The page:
AN EXHIBITION which celebrates the individuality of the North East is adding two new displays, to mark the region’s long-standing traditions.
The Lost Dialect exhibition at The Word, The National Centre for the Written Word at South Shields was introduced to highlight the language spoken everywhere from schools to shipyards, much of which is no longer in everyday use.
Sponsored by Port of Tyne, the exhibition is now being extended, with the addition of two new attractions.
The centre has just introduced its nod to the region’s food history, with a video recreating some of the North East’s most popular dishes.
Filmed at South Shields Museum to give it a traditional feel, visitors to The Word can now watch a cook preparing singin’ hinnies – a griddled cooked scone, along with two versions of panackelty.
Variations of the stew can be found across the region, with the video showcasing the dish being prepared as it would have been eaten in Sunderland made with corned beef and a variety made with bacon which was popular in Northumberland.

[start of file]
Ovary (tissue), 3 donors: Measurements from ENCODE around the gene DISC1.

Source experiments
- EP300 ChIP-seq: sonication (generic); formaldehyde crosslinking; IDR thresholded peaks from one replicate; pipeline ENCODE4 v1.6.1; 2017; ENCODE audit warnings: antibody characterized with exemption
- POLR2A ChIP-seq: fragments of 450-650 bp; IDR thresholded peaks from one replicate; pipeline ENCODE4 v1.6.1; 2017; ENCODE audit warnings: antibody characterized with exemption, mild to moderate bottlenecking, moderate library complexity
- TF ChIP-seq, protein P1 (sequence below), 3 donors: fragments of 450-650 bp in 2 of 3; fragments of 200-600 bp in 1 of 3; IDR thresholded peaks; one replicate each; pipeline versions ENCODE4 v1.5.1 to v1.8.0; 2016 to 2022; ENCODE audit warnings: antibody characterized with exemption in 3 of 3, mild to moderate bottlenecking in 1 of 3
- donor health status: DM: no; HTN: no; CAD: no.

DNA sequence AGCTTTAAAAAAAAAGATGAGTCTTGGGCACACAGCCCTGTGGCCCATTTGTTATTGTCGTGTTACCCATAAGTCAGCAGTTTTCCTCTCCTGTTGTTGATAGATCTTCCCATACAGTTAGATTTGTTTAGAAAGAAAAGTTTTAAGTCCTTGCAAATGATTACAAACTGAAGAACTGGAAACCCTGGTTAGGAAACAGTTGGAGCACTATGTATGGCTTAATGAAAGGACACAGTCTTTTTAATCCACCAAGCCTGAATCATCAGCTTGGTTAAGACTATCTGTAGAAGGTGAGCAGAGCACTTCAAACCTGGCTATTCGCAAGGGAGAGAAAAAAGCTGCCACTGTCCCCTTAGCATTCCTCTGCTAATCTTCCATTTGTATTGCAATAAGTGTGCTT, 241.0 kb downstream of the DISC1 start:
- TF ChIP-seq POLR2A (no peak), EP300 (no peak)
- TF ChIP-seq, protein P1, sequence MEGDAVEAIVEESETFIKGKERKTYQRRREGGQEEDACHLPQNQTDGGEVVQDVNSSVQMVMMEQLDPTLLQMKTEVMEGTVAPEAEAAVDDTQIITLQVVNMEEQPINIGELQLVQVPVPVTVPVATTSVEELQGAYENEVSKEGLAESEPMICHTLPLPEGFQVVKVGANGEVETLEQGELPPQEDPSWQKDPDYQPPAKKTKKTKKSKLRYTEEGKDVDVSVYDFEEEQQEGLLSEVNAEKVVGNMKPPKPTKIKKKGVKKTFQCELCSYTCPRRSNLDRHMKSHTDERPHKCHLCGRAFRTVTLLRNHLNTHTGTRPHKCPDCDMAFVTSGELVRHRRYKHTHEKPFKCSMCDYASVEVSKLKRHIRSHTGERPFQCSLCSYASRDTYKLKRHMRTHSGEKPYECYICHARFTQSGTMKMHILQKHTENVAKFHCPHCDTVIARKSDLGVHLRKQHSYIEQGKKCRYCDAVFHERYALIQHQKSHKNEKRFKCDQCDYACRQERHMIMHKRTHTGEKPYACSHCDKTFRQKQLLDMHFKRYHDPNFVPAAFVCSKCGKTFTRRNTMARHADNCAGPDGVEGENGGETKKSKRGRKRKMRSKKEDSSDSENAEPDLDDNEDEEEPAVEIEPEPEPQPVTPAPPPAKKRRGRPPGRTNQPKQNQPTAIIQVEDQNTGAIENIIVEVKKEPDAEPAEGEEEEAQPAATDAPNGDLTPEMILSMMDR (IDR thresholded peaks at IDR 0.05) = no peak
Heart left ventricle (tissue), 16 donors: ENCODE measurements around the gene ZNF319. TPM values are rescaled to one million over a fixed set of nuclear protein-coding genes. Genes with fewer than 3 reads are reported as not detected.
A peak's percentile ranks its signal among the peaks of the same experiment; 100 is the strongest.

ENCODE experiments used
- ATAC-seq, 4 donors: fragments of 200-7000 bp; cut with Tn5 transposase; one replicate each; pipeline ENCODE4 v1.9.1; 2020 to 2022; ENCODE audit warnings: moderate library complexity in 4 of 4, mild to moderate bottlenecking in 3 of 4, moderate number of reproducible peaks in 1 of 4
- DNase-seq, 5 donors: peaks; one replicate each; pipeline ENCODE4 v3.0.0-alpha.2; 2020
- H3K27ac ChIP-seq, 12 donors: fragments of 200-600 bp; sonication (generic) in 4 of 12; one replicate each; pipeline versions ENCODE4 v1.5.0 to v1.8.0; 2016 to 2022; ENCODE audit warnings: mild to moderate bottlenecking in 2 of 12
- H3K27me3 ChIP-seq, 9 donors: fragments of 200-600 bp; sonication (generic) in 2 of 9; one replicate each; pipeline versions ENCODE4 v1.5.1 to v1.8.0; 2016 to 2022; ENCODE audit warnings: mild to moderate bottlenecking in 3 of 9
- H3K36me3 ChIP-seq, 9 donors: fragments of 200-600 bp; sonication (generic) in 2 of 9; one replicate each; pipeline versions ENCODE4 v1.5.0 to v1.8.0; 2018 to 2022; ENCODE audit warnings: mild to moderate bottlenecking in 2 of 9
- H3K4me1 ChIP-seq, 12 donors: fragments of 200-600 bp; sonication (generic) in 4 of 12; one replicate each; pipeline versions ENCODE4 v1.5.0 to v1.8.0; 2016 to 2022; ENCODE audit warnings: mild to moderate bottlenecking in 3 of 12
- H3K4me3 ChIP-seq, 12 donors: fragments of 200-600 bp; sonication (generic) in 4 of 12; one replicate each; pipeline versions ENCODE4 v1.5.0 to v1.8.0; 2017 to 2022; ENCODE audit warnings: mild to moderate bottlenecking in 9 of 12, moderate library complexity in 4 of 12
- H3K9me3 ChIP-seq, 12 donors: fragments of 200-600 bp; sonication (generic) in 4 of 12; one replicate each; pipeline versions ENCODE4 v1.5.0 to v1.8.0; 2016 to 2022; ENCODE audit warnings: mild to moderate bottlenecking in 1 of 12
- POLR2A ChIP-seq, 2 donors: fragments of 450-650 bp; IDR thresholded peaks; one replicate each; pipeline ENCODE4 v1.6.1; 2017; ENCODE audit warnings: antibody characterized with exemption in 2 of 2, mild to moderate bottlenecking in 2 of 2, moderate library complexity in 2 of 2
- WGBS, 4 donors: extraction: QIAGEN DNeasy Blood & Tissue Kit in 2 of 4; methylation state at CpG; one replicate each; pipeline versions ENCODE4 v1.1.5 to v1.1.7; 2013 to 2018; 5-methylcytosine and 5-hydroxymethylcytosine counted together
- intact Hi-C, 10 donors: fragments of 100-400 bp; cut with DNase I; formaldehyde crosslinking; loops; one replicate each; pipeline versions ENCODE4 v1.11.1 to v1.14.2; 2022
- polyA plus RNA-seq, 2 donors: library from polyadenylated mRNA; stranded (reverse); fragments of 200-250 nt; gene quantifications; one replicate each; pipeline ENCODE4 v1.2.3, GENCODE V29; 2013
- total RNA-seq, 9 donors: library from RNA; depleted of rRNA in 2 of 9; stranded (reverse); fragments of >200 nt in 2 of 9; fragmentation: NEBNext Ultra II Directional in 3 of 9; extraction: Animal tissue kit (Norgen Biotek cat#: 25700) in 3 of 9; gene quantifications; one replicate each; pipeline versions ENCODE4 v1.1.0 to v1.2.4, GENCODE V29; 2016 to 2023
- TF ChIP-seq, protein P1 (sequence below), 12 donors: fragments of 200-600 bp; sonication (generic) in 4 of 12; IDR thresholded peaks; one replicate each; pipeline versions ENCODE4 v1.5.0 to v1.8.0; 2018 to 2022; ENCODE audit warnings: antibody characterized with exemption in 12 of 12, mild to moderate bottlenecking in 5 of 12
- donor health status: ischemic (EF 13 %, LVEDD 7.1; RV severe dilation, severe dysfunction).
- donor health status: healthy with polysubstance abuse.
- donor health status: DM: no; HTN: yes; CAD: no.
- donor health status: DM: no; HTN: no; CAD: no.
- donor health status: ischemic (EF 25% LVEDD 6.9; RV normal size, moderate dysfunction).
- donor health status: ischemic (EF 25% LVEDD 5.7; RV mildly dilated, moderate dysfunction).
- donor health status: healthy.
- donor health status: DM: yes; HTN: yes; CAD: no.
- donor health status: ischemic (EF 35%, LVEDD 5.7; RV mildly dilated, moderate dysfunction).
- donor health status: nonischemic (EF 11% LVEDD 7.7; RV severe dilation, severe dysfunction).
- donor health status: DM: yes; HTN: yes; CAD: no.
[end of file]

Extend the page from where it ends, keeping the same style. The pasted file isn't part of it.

Finally, viewers will also be able to see the preparation of one of the UK’s oldest dishes – pease pudding.
On 22 November The Lost Dialect exhibition will also unveil a new video, showcasing the childhood game of skipping and the rhymes that young people in years gone by recited.
The film was made during the summer at Bents Park by local film makers, Unified Media, and also includes pupils from the town’s Stanhope School chanting some of the popular skipping songs, along with a new version which has been created by local writer, Tom Kelly.
“My research shows skipping rhymes started in the twentieth century in the UK and New Zealand,” he said.
“The rhymes made reference to well-known people and in the new verses I’ve put together for this exhibition I’ve tried to reflect that, so references to places and people from South Tyneside are prominent in the rhyme.
“This work has been important to capture the dialect that women and girls would use on an everyday basis and that is slowly fading from use.”
Tania Robinson, Head of Marketing and Culture for The Word: National Centre for the Written Word said the Lost Dialect exhibition had proved hugely popular.
“It’s been really well received by everyone who has visited it and the fact that we’ve asked people to participate and share their lost words has just added another layer of interest,” she said.
“The cookery aspect is already proving very popular and we can’t wait to unveil the skipping video as we’re sure it will provoke even more memories and highlight a time when simple pleasures like this were part of everyday life.”
The Lost Dialect exhibition will be running until Easter 2018.